Knife Safety Tips
Mishandling Custom Knives Can Be Dangerous!
Please Be Safe In Your Kitchen!
Sharp knives can be dangerous!
Especially if it's been quite a while since you had them professionally sharpened. The simple fact that they perform as they are supposed to sometimes startles even seasoned users. Fact is, there's no tool in the typical kitchen that can cause harm as quickly as a knife. So here are some tips and gentle reminders to exercise caution when using knives!
1)-Choose the right size knife for the job you are doing.
For instance, peeling potatoes, a paring knife will suit the task better than a chef's knife. If you’re cutting large cuts of meat into smaller pieces, then a larger chef's or utility knife would be right for that job. And always use knives that feel comfortable, not too heavy, and with a handle that provides a stable grip.
2)-Always use a cutting board or other flat surface.
Cut food on a flat surface, so it stays in one place. Place a damp towel or non slip mat under your cutting board if it tends to slip around. Do not hold food in your hand while you cut it. Be sure to keep it on the cutting board at all times to avoid having your knife slip and hurt you. And the hand NOT on the knife?? Curl your fingers back away from the edge of the knife, and let the cheek of the blade ride on your knuckles. Fingertips get the brunt of injuries!
3)-Wash knives immediately after use.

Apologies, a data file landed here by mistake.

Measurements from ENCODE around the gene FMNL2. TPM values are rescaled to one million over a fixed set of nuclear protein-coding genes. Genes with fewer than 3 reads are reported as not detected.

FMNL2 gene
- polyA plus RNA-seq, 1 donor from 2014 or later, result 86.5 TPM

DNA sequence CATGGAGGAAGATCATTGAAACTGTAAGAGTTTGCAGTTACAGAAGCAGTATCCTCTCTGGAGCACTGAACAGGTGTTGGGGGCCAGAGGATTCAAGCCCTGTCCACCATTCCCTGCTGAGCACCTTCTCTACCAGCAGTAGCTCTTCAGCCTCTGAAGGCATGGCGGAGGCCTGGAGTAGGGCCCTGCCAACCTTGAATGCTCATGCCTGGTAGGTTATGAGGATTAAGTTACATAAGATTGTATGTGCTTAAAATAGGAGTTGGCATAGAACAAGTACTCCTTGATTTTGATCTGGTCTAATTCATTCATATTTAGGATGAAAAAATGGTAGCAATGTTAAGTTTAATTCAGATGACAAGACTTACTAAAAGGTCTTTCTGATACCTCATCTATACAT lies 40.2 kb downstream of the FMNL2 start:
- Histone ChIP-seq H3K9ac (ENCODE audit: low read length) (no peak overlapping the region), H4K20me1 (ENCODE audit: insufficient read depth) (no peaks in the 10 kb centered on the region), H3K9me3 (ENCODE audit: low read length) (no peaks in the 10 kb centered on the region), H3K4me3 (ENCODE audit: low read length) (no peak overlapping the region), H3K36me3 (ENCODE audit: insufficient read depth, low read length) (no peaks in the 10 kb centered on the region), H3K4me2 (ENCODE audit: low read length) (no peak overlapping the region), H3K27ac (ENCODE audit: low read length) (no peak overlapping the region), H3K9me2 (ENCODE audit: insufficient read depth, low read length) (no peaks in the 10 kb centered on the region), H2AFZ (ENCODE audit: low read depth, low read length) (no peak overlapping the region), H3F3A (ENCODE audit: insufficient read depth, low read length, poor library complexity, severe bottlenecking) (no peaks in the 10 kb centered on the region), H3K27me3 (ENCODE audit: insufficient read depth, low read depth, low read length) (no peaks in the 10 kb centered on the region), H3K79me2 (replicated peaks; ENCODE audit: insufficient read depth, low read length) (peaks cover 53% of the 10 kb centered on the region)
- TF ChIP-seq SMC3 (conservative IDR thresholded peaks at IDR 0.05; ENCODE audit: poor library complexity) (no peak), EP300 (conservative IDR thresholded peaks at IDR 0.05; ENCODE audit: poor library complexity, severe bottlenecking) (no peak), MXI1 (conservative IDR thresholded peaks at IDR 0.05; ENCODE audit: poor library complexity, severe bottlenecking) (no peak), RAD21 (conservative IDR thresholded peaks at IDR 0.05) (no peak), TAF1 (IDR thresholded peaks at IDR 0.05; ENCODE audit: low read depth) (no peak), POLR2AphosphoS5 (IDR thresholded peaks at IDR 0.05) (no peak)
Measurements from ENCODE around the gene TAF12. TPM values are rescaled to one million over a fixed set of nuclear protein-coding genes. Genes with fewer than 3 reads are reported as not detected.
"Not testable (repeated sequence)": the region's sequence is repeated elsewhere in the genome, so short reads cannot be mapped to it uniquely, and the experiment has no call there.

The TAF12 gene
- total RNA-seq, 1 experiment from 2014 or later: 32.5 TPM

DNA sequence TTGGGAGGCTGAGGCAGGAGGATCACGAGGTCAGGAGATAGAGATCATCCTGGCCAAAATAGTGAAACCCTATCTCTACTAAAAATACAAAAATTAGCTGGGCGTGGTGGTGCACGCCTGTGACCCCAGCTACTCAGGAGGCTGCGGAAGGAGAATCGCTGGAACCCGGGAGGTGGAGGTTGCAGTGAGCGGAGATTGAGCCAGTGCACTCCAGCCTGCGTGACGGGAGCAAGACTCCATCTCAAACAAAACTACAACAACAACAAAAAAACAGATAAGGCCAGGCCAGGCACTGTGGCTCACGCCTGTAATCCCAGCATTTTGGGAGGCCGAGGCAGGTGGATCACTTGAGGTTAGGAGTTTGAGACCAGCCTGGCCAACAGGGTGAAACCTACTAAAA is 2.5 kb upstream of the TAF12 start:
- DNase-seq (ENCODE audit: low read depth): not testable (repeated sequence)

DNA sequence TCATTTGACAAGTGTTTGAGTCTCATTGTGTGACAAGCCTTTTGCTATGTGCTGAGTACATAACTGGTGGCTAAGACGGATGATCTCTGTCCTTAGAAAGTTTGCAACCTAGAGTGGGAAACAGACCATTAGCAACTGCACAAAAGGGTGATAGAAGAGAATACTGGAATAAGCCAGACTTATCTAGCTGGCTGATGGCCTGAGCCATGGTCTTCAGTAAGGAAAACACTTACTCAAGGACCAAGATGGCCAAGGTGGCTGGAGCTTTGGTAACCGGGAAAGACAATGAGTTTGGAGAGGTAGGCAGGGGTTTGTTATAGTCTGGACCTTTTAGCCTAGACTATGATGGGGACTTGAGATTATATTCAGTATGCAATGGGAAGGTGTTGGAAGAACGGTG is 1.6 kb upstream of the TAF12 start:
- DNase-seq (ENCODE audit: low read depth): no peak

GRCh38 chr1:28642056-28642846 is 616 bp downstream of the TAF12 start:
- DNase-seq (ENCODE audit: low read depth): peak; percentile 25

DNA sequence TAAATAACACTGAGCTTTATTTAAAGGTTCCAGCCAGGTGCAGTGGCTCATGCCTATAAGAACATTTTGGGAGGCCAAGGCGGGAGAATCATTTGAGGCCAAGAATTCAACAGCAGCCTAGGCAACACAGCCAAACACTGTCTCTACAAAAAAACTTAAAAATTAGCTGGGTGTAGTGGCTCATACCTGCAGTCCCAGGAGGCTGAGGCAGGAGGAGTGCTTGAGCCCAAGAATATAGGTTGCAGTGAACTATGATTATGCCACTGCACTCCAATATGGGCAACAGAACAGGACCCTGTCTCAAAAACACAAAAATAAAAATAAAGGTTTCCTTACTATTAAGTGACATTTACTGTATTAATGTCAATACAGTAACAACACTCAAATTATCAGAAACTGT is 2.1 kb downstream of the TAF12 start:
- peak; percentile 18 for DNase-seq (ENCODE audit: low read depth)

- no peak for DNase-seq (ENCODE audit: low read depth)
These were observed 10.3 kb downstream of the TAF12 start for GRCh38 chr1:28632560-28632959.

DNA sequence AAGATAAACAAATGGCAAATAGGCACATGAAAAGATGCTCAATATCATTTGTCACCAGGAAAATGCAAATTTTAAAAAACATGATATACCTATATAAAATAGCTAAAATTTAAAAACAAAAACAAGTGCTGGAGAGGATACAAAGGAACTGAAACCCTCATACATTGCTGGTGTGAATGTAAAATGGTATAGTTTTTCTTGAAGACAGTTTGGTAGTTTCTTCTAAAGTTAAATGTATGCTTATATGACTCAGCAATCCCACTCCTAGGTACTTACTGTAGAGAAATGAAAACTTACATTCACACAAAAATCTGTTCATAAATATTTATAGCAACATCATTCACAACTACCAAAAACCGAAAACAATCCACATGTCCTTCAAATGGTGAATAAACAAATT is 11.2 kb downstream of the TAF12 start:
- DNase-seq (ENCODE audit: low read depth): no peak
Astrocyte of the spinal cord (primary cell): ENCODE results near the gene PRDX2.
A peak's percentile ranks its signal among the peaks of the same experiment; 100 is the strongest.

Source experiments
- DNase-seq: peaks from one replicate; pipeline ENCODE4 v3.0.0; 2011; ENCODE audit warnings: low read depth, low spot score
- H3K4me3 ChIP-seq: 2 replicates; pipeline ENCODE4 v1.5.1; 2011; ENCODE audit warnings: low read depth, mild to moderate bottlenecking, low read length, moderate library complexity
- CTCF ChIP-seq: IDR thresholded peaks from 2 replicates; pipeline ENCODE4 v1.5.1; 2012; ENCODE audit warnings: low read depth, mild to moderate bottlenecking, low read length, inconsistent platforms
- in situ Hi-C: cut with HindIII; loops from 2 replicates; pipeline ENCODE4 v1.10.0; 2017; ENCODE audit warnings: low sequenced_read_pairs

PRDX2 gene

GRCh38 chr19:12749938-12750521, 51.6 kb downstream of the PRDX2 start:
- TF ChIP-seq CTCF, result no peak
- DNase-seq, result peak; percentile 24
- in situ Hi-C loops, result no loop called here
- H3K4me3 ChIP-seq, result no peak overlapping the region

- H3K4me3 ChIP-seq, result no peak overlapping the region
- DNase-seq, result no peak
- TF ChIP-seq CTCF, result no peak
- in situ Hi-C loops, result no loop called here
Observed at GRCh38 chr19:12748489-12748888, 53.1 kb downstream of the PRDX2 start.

Don't soak your knives with other dishes. Too many times folks forget there's a dangerous instrument in that soapy water and cut themselves fishing around for something. Wash and dry your knives right away. Use caution when rubbing the blade with sponge or towel! Store knives safely in a block, on a magnetic strip, or in sheaths or shields. Keep all knives FAR from the reach of small children!
4)-Always pick up knives by the handle.
Simple, really, but effective in accident prevention.
5)-Never hand a knife to someone.
Lay the knife down, and let the other person pick it up. Or follow the Scout rule for passing a knife: "The receiver should get a good grip on the knife and then say “thank you” to indicate that they have a grip on the knife when taking it. The giver should never let go of the knife until the receiver says “thank you” even if the receiver tries to pull it away." This "thank you" is the signal that the other person has full control of the blade.
6)-Wear a glove when appropriate.
If you're deboning chicken, for example, a cut proof glove on your "chicken holding" hand can save some stitches or worse.
Don't try to catch a dropped knife. DUH! Just let it fall to the floor. Wash it off in the sink and continue your task with ten fingers!
Lack of attention or a short lapse of attention is probably the major cause of most knife accidents in the field and the kitchen. Don't let your mind drift from the task in front of you!
Our knives are far and away the most used tools in the kitchen, especially for people in food service, back-of-house jobs. That environment is hot, fast, hectic and cramped. Be safe back there, my friends!
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Thanks for reading,